MRI scan Helen asks

I was diagnosed with bc in 2004 aged 41 and found out I have a mutation of the BRCA 2 gene 2006. should I now have MRI scan instead of mammogram?

For Helen Hello Helen,

There is no right answer to your question. It depends a little bit on your breast density as to whether mammography would be sufficient. I suggest you discuss with your breast care nurse the appropriateness of MRI in your case.

response to chemo Lolag asks
Can you tell me whether a tumour that responds poorly to chemotherapy is more likely to recur or metasticise?

For Lolag Hello,

Presumably you are referring to response to preoperative chemotherapy? The response in the tumor can be a guide to prognosis particularly if oestrogen receptor negative disease. However oestrogen receptive positive tumors often don’t change much in size but the outcome is still relatively good. You should probably talk this through with your breast care nurse who will understand the exact nature of your breast cancer.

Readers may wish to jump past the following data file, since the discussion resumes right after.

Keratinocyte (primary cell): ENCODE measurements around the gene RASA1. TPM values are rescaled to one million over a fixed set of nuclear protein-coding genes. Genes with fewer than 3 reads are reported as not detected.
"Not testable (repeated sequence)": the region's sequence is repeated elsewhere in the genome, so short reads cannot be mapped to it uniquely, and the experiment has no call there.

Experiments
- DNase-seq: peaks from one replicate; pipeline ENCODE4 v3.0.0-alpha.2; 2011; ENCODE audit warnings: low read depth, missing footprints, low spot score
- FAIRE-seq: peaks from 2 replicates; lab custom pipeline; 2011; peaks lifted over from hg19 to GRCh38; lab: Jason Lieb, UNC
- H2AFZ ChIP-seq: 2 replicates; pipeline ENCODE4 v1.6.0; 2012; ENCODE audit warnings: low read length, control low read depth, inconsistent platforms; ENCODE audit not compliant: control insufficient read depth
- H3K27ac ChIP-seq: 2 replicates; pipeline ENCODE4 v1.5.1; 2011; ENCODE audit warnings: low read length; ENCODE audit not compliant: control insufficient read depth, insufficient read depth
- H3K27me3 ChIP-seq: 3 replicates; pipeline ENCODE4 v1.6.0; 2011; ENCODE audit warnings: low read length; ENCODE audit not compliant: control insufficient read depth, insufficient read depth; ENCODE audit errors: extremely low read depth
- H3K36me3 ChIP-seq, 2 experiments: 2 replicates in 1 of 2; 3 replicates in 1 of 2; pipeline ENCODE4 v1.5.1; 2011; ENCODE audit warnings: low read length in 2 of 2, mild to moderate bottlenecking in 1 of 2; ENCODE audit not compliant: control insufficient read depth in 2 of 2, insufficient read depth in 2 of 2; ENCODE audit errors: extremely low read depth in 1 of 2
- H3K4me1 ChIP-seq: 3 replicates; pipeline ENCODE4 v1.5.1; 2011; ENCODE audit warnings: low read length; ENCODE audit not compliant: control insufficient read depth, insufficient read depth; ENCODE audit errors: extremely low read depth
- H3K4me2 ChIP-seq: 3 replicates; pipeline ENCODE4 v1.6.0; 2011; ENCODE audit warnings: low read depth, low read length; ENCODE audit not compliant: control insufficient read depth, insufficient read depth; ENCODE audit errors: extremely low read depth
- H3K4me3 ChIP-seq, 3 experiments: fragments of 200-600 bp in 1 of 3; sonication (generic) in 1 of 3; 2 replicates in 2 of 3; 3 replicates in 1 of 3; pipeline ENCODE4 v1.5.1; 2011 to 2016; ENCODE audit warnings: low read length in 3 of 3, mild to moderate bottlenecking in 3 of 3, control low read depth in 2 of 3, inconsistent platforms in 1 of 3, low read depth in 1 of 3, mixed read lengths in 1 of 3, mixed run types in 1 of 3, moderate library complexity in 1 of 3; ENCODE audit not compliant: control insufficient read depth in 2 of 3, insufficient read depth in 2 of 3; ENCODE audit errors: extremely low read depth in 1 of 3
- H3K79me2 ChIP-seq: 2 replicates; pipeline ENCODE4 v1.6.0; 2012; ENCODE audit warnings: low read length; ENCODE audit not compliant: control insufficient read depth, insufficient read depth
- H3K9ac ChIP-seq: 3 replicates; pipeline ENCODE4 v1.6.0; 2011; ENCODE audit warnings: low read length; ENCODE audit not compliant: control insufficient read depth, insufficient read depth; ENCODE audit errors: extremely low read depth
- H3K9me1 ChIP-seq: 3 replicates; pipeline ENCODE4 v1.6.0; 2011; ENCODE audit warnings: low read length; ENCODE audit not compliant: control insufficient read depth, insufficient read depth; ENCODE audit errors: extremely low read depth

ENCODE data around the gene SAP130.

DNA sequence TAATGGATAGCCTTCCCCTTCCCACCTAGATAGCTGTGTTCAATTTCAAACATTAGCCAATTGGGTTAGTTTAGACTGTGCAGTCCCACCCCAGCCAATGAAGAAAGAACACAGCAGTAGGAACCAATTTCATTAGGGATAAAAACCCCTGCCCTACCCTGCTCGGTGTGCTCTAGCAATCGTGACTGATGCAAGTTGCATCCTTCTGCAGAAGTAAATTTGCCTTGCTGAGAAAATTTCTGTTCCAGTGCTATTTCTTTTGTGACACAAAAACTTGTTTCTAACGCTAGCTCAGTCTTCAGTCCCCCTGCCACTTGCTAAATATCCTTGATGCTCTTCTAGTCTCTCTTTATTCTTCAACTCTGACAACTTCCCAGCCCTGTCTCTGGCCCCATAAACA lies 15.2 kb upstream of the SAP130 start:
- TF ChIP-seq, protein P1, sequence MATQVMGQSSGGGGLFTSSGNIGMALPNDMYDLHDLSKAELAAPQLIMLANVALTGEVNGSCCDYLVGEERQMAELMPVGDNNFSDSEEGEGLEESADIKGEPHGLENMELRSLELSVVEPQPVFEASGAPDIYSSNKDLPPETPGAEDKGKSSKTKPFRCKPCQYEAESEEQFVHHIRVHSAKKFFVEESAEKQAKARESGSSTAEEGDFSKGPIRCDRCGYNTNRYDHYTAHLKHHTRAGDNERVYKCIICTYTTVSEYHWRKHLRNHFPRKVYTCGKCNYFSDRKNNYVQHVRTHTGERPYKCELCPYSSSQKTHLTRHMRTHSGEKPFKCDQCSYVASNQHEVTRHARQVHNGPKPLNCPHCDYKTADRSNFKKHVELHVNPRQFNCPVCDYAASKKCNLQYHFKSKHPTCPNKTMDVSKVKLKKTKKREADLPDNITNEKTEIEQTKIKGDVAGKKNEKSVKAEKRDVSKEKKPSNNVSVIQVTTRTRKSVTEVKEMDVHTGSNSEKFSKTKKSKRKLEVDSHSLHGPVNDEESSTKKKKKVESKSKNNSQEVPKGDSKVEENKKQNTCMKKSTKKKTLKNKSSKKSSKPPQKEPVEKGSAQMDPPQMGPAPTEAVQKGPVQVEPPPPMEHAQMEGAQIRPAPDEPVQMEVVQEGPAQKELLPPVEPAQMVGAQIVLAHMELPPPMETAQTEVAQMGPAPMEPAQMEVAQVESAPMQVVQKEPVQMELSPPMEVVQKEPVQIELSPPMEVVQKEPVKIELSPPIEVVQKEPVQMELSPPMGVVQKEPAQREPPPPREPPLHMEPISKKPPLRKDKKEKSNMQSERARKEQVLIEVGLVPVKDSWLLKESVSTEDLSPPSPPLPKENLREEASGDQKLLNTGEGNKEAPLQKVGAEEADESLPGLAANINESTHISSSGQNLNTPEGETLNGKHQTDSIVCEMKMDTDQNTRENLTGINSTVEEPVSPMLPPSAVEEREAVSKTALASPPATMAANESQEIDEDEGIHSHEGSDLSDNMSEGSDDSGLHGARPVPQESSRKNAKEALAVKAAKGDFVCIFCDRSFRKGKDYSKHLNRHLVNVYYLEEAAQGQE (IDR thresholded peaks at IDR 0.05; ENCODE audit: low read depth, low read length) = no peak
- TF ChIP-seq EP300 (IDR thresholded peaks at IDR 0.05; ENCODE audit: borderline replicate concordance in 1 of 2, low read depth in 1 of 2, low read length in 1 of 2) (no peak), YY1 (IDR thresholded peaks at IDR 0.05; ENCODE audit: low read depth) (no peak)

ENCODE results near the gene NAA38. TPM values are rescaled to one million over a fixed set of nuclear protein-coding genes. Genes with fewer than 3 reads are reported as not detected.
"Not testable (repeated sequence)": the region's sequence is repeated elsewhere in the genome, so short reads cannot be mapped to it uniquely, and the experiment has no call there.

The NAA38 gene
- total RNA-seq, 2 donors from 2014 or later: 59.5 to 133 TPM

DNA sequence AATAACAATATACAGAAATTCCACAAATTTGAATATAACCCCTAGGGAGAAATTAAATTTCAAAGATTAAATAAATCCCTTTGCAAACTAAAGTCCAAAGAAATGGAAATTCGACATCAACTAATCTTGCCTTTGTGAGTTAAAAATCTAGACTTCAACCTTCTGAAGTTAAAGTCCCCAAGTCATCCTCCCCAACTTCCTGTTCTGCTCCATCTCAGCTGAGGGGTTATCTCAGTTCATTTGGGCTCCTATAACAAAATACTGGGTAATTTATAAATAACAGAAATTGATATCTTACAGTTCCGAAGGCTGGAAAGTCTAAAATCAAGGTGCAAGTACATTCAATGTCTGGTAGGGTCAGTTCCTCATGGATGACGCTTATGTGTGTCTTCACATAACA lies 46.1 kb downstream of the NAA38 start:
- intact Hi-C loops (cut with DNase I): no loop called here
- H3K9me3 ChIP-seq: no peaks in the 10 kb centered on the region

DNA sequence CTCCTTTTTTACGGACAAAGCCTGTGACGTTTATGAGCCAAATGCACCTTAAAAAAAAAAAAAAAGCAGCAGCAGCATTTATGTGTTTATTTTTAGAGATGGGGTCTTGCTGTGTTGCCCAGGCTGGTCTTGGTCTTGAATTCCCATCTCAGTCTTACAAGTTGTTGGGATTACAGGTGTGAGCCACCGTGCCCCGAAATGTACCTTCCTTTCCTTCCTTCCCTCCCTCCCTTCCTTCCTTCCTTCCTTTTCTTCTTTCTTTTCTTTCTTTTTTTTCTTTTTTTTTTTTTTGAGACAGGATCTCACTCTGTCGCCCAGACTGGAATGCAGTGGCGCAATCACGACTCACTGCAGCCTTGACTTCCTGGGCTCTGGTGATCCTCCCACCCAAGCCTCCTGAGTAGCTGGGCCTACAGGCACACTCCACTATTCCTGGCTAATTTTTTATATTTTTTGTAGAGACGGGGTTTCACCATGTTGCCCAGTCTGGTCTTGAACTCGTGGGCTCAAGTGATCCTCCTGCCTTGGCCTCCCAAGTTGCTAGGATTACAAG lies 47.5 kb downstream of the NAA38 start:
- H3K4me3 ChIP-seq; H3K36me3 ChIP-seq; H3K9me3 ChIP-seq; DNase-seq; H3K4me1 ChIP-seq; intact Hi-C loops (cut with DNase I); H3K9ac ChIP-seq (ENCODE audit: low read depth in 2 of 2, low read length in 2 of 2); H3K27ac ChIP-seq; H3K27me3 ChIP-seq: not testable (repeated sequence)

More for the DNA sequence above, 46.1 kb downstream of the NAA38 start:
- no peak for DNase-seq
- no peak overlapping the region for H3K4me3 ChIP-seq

FEC I did neoadjuvant chemo to try to shrink a 3cm, grade 3 tumour. After 3 rounds of FEC the tumour remained the same size although it was softer. I switched to Taxotere and experienced only 1.1cm of shrinkage, although this was enough to allow a WLE. I had clear margins and negative nodes. I am concerned that the chemo may have failed to destroy any ‘micromets’ that may have broken off from the original tumour.

FEC This sounds like a good result from treatment. The most important feature is that the lymph nodes were clear. I would not be unduly concerned that the modest change in the breast lump is in any way a sign that the treatment has not been useful. Additional information such as the oestrogen and HER2 receptors is needed to decide what further treatment is required and the prognosis.